Your engine might be able to run more advance on the timing with higher octane gasoline. It may not be enough to notice or make any real difference in day to day driving. Try it and see. Pick a steep, long hill and have at it.

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#4581512 - 11/21/17 11:21 PM Re: using higher than minimum octane requirement OK? [Re: NissanMaxima]
190E26FTW Offline


Registered: 01/26/11
Posts: 306
Loc: Los Angeles, CA
Its been awhile since high school auto shop, but I always remembered being : the higher the octane then the slower the detonation. The lower the octane then the faster it burns. Also matters if your engine was designed for it, but with all the computer controlled cars now it doesnt really matter anymore. Older cars that didnt have timing retarding will have issues like older Mercedes engines running on 87 octane instead of 92 octane would have knocking and pinging issues and sometimes even overheating.

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#4581536 - 11/22/17 12:07 AM Re: using higher than minimum octane requirement OK? [Re: NissanMaxima]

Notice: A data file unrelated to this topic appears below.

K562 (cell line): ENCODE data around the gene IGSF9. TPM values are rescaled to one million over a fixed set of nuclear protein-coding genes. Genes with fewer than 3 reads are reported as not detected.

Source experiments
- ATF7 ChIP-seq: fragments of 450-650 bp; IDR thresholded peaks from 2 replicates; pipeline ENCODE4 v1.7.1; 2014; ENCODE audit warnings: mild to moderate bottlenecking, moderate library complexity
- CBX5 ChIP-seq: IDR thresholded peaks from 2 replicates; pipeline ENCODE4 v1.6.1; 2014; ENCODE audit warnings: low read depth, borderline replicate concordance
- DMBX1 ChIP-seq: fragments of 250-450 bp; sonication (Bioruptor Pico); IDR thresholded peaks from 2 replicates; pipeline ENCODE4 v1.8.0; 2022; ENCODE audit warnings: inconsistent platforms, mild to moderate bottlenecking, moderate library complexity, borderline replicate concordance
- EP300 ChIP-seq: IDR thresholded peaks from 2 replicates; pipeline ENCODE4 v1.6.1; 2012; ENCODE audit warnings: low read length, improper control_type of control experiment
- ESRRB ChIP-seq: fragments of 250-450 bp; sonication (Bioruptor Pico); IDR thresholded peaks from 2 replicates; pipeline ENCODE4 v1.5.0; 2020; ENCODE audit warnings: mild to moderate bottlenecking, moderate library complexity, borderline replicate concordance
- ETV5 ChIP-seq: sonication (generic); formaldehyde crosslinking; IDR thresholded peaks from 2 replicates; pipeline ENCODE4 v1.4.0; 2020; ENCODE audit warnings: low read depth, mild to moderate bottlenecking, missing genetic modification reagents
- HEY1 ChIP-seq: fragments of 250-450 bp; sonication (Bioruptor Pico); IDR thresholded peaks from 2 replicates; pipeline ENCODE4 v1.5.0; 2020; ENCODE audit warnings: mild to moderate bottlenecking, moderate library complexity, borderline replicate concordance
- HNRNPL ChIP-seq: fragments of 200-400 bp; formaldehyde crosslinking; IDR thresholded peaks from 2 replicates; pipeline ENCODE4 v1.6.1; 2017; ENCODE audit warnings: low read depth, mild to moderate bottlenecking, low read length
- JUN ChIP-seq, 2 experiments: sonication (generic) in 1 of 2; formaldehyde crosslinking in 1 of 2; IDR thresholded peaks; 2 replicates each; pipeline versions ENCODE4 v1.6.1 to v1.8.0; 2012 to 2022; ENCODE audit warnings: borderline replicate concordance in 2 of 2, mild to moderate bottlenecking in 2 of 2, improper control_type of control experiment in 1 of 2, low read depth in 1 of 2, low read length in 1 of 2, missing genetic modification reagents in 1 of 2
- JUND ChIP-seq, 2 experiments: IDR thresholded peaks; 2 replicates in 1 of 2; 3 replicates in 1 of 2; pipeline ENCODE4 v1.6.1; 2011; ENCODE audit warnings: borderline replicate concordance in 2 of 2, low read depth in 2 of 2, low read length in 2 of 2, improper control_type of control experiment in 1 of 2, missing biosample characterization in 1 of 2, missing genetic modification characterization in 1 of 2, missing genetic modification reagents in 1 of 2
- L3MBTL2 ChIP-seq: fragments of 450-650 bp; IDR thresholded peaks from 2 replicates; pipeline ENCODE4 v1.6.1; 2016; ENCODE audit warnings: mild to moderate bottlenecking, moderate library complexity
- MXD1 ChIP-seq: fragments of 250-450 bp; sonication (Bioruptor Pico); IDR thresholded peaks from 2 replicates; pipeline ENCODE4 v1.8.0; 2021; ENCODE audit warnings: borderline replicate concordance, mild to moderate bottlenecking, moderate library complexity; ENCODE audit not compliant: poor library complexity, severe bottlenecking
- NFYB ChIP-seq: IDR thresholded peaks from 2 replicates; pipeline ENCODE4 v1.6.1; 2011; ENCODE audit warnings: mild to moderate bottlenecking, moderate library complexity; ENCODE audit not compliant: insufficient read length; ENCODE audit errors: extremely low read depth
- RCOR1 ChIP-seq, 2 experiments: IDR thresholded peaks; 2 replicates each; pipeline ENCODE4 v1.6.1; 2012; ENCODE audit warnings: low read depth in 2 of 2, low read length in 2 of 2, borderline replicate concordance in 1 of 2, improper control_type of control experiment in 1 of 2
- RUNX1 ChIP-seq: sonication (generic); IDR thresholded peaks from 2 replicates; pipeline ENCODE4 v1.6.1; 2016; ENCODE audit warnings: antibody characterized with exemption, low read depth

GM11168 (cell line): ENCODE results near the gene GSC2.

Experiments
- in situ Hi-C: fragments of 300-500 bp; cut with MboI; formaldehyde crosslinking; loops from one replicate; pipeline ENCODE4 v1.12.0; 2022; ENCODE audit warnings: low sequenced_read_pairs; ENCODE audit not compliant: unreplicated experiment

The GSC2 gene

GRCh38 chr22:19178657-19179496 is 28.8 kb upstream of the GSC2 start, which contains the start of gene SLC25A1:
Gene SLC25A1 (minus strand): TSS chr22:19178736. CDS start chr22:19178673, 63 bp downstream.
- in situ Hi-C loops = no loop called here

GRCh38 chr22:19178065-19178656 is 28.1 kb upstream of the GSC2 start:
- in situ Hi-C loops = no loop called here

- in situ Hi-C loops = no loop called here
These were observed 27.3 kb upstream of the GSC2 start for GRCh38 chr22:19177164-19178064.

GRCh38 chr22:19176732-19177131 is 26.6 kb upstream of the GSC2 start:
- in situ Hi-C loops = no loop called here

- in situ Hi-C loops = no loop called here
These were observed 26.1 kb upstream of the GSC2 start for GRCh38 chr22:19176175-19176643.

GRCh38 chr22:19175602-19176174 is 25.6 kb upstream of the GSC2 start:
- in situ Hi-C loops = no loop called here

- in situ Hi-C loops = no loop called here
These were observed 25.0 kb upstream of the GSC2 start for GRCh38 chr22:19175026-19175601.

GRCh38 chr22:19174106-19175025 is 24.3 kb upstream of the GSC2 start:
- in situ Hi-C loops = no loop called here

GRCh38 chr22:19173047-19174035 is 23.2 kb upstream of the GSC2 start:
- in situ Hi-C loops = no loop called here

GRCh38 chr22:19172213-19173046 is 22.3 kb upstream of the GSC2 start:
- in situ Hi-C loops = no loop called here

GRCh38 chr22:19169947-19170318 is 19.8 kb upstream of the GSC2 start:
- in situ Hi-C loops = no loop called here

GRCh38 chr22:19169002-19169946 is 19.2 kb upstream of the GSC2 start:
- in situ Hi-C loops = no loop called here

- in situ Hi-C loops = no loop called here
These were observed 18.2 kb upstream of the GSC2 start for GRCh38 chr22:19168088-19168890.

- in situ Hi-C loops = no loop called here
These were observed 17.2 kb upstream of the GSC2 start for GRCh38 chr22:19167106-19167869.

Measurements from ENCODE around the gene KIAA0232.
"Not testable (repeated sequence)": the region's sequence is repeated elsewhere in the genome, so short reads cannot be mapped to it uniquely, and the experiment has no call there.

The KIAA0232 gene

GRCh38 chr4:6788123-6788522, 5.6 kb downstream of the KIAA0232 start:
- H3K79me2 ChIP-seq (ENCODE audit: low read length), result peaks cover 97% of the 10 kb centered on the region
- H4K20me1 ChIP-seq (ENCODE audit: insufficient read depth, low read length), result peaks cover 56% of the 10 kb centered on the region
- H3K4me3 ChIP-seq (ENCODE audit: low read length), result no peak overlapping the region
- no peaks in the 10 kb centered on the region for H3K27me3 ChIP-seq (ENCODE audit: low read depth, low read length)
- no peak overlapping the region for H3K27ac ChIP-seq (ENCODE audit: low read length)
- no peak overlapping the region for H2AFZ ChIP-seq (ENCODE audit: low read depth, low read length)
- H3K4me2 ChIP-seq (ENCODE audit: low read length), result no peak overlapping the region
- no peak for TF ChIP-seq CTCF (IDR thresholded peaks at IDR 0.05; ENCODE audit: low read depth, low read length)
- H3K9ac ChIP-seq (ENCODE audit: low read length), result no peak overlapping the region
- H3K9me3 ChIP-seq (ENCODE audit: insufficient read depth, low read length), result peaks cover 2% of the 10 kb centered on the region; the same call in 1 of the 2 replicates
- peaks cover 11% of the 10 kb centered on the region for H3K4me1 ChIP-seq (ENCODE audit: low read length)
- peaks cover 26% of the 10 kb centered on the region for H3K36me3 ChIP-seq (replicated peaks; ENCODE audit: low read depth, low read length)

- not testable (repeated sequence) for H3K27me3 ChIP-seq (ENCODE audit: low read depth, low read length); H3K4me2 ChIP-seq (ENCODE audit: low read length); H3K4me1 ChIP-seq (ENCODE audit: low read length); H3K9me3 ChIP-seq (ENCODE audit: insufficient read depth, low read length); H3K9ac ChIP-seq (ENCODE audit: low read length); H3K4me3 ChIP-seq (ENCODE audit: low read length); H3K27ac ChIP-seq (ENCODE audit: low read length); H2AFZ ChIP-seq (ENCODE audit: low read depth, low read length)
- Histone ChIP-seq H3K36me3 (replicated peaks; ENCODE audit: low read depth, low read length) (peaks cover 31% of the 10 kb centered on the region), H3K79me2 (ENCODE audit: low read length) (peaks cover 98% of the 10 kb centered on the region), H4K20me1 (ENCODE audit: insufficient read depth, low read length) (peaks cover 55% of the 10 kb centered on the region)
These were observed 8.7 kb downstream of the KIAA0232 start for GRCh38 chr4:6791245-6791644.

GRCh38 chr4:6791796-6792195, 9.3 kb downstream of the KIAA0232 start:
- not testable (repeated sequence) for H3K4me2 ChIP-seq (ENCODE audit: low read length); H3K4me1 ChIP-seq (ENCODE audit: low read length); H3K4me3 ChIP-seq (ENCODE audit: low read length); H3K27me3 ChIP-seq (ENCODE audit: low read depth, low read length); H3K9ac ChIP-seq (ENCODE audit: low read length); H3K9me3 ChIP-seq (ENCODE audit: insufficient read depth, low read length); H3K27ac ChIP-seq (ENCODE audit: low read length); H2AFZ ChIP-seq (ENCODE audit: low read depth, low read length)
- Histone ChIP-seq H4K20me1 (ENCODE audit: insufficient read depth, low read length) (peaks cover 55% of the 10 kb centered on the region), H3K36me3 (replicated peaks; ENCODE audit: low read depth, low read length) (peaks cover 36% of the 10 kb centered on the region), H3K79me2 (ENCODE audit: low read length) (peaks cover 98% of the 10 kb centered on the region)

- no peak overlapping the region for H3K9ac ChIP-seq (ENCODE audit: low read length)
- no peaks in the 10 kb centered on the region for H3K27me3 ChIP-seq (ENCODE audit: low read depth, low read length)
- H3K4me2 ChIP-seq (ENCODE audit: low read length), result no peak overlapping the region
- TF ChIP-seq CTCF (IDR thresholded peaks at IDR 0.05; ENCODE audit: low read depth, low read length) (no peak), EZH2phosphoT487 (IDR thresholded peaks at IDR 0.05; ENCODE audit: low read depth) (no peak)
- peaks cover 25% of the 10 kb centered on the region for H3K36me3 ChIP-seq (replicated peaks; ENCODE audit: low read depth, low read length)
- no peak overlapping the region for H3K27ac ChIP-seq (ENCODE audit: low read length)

Insertcoolname Offline


Registered: 08/28/17
Posts: 157
Loc: South Texas
I could be wrong but From what I understand higher octane gas will resist spontaneous ignition from the ambient heat near the engine better than regular gas. I thought a big reason why performance engines require higher octane gas is because regular gas may ignite before it gets to the combustion chamber. Anyways, the corolla does not require it. i think if the car requires regular gas 87 octane you can go up in Octane but if you require premium you should not go down. I have driven many many tanks on premium and mid grade (occasionally at local gas station they stupidly price mid grade cheaper than regular and i take advantage of it. Lol) I dont see a need for it. I get no better mpg. Just use a top tier gasoline like exxon or shell. But if you want to, I have had no ill effects using 89+ octane
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#4581542 - 11/22/17 12:39 AM Re: using higher than minimum octane requirement OK? [Re: Insertcoolname]
Wolf359 Offline


Registered: 04/27/12
Posts: 4643
Loc: MA
Originally Posted By: Insertcoolname
I could be wrong but From what I understand higher octane gas will resist spontaneous ignition from the ambient heat near the engine better than regular gas. I thought a big reason why performance engines require higher octane gas is because regular gas may ignite before it gets to the combustion chamber. Anyways, the corolla does not require it. i think if the car requires regular gas 87 octane you can go up in Octane but if you require premium you should not go down. I have driven many many tanks on premium and mid grade (occasionally at local gas station they stupidly price mid grade cheaper than regular and i take advantage of it. Lol) I dont see a need for it. I get no better mpg. Just use a top tier gasoline like exxon or shell. But if you want to, I have had no ill effects using 89+ octane